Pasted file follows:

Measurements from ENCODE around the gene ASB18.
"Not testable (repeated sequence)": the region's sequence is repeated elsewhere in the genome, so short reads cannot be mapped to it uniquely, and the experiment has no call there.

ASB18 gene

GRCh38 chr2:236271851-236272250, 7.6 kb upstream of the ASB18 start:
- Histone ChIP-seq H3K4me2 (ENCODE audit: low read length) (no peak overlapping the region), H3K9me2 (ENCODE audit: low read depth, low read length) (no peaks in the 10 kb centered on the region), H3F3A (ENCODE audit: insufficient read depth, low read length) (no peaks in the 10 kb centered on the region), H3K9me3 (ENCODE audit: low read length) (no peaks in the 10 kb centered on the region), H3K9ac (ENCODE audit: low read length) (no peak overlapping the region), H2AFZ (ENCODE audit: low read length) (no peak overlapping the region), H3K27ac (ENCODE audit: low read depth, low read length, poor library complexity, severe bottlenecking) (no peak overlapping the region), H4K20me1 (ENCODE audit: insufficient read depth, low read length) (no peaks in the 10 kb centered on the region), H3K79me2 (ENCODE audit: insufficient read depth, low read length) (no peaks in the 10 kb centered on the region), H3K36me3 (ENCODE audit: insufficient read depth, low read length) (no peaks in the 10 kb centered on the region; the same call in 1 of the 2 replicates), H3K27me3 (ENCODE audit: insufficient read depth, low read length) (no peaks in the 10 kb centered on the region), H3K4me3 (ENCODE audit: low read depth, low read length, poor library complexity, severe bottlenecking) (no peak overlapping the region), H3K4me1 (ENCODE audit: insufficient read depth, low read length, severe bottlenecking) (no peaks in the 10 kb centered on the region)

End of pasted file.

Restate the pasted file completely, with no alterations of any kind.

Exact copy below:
Measurements from ENCODE around the gene ASB18.
"Not testable (repeated sequence)": the region's sequence is repeated elsewhere in the genome, so short reads cannot be mapped to it uniquely, and the experiment has no call there.

ASB18 gene

GRCh38 chr2:236271851-236272250, 7.6 kb upstream of the ASB18 start:
- Histone ChIP-seq H3K4me2 (ENCODE audit: low read length) (no peak overlapping the region), H3K9me2 (ENCODE audit: low read depth, low read length) (no peaks in the 10 kb centered on the region), H3F3A (ENCODE audit: insufficient read depth, low read length) (no peaks in the 10 kb centered on the region), H3K9me3 (ENCODE audit: low read length) (no peaks in the 10 kb centered on the region), H3K9ac (ENCODE audit: low read length) (no peak overlapping the region), H2AFZ (ENCODE audit: low read length) (no peak overlapping the region), H3K27ac (ENCODE audit: low read depth, low read length, poor library complexity, severe bottlenecking) (no peak overlapping the region), H4K20me1 (ENCODE audit: insufficient read depth, low read length) (no peaks in the 10 kb centered on the region), H3K79me2 (ENCODE audit: insufficient read depth, low read length) (no peaks in the 10 kb centered on the region), H3K36me3 (ENCODE audit: insufficient read depth, low read length) (no peaks in the 10 kb centered on the region; the same call in 1 of the 2 replicates), H3K27me3 (ENCODE audit: insufficient read depth, low read length) (no peaks in the 10 kb centered on the region), H3K4me3 (ENCODE audit: low read depth, low read length, poor library complexity, severe bottlenecking) (no peak overlapping the region), H3K4me1 (ENCODE audit: insufficient read depth, low read length, severe bottlenecking) (no peaks in the 10 kb centered on the region)